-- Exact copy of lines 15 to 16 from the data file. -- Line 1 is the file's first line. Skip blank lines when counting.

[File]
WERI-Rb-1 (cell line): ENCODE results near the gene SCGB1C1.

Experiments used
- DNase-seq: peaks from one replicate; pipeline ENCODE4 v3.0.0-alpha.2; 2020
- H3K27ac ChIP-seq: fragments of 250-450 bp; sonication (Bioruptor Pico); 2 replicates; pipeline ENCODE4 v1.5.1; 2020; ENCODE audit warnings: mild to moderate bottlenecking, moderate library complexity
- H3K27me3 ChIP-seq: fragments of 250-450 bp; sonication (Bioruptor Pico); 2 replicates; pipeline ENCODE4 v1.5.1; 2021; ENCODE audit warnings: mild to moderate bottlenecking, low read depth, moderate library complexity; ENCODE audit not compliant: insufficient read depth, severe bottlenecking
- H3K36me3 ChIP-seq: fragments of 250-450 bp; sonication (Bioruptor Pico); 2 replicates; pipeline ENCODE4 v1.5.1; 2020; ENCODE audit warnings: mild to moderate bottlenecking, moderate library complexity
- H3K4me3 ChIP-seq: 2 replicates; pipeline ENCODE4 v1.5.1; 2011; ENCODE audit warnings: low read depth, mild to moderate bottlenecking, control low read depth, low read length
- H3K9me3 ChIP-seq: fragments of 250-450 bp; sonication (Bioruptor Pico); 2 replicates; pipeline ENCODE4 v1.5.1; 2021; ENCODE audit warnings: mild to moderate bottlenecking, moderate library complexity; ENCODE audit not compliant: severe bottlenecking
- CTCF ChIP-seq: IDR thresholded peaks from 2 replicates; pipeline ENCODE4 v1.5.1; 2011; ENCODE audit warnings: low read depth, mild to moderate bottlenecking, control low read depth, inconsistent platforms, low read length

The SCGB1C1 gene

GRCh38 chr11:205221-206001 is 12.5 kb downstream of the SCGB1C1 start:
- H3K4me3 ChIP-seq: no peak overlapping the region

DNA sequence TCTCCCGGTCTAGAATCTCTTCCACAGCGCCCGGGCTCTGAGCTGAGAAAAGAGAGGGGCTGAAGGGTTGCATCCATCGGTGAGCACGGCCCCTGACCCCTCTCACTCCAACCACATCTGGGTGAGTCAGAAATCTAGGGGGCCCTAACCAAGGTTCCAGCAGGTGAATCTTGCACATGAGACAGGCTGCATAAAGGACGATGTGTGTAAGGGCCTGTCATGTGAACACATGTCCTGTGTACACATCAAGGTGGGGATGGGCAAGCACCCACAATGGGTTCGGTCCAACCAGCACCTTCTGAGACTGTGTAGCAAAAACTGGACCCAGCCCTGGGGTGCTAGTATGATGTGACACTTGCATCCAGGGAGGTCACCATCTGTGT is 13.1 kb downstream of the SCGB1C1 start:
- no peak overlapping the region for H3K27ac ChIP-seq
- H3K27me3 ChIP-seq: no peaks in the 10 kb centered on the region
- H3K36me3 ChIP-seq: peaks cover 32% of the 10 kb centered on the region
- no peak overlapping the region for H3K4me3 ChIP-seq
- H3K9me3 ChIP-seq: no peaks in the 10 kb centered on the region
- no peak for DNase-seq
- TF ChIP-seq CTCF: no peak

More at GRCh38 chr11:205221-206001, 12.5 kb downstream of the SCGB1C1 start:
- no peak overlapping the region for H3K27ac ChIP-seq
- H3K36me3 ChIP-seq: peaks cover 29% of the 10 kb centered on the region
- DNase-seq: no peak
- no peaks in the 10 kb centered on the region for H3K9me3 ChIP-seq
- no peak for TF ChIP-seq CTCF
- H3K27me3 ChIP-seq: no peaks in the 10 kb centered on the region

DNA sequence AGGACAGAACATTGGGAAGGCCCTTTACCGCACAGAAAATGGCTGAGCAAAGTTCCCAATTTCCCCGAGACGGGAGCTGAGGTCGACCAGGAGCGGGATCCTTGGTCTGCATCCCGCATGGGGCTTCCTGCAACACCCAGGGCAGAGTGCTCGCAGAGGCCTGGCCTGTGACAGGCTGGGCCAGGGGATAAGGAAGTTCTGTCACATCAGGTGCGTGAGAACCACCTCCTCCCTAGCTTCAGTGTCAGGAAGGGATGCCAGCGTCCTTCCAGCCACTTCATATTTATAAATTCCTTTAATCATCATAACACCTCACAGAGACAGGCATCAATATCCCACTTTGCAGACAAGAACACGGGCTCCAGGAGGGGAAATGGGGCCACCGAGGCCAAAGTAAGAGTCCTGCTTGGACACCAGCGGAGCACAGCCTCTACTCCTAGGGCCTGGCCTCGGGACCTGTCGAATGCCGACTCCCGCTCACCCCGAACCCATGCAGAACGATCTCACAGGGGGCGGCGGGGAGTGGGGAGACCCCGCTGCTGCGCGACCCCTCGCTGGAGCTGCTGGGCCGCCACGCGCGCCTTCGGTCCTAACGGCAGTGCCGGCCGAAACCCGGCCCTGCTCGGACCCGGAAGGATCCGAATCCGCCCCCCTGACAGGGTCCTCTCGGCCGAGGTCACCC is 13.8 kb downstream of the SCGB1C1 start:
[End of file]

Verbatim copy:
- H3K27me3 ChIP-seq: no peaks in the 10 kb centered on the region
- H3K36me3 ChIP-seq: peaks cover 32% of the 10 kb centered on the region